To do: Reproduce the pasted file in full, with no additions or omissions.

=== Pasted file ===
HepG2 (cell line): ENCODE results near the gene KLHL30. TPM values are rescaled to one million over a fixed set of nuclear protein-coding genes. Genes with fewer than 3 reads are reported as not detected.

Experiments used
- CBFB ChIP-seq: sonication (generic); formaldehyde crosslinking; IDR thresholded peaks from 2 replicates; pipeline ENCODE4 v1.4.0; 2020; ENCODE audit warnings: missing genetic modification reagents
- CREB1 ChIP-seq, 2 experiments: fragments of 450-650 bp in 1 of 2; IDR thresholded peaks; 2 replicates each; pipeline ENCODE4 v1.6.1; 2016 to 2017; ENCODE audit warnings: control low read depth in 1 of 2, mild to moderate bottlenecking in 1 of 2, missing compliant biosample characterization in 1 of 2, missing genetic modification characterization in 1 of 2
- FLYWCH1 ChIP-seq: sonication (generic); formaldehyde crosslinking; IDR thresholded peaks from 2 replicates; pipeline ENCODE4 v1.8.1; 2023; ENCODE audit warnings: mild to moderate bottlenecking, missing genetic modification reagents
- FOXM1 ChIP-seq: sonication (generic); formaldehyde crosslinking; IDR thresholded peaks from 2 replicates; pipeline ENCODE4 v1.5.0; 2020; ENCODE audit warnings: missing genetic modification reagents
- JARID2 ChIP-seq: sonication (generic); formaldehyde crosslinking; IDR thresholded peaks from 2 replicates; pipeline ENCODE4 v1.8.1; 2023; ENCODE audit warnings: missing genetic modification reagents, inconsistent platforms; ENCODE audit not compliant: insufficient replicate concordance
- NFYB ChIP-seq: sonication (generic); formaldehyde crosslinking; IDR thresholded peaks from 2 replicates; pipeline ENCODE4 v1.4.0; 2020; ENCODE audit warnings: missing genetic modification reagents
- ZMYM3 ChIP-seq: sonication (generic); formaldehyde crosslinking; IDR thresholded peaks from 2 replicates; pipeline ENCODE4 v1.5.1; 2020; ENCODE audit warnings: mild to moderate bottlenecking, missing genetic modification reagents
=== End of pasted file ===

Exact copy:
HepG2 (cell line): ENCODE results near the gene KLHL30. TPM values are rescaled to one million over a fixed set of nuclear protein-coding genes. Genes with fewer than 3 reads are reported as not detected.

Experiments used
- CBFB ChIP-seq: sonication (generic); formaldehyde crosslinking; IDR thresholded peaks from 2 replicates; pipeline ENCODE4 v1.4.0; 2020; ENCODE audit warnings: missing genetic modification reagents
- CREB1 ChIP-seq, 2 experiments: fragments of 450-650 bp in 1 of 2; IDR thresholded peaks; 2 replicates each; pipeline ENCODE4 v1.6.1; 2016 to 2017; ENCODE audit warnings: control low read depth in 1 of 2, mild to moderate bottlenecking in 1 of 2, missing compliant biosample characterization in 1 of 2, missing genetic modification characterization in 1 of 2
- FLYWCH1 ChIP-seq: sonication (generic); formaldehyde crosslinking; IDR thresholded peaks from 2 replicates; pipeline ENCODE4 v1.8.1; 2023; ENCODE audit warnings: mild to moderate bottlenecking, missing genetic modification reagents
- FOXM1 ChIP-seq: sonication (generic); formaldehyde crosslinking; IDR thresholded peaks from 2 replicates; pipeline ENCODE4 v1.5.0; 2020; ENCODE audit warnings: missing genetic modification reagents
- JARID2 ChIP-seq: sonication (generic); formaldehyde crosslinking; IDR thresholded peaks from 2 replicates; pipeline ENCODE4 v1.8.1; 2023; ENCODE audit warnings: missing genetic modification reagents, inconsistent platforms; ENCODE audit not compliant: insufficient replicate concordance
- NFYB ChIP-seq: sonication (generic); formaldehyde crosslinking; IDR thresholded peaks from 2 replicates; pipeline ENCODE4 v1.4.0; 2020; ENCODE audit warnings: missing genetic modification reagents
- ZMYM3 ChIP-seq: sonication (generic); formaldehyde crosslinking; IDR thresholded peaks from 2 replicates; pipeline ENCODE4 v1.5.1; 2020; ENCODE audit warnings: mild to moderate bottlenecking, missing genetic modification reagents